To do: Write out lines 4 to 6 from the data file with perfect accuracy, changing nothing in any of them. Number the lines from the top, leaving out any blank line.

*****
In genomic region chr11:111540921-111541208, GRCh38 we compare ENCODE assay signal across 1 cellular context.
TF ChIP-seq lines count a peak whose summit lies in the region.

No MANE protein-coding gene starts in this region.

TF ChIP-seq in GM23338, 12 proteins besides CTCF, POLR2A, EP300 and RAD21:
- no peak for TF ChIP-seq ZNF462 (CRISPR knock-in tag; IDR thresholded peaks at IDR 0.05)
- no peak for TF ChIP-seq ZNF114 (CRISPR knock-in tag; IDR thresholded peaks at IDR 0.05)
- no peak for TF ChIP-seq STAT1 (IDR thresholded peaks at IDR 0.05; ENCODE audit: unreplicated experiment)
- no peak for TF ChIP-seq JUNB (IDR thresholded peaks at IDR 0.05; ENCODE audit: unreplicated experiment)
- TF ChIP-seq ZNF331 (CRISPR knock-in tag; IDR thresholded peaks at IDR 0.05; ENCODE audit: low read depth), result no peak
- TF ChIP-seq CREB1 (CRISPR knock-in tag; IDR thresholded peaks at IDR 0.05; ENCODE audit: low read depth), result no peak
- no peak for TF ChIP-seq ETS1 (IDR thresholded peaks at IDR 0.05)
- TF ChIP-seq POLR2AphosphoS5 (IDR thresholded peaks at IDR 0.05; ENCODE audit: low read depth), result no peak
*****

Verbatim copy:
TF ChIP-seq in GM23338, 12 proteins besides CTCF, POLR2A, EP300 and RAD21:
- no peak for TF ChIP-seq ZNF462 (CRISPR knock-in tag; IDR thresholded peaks at IDR 0.05)
- no peak for TF ChIP-seq ZNF114 (CRISPR knock-in tag; IDR thresholded peaks at IDR 0.05)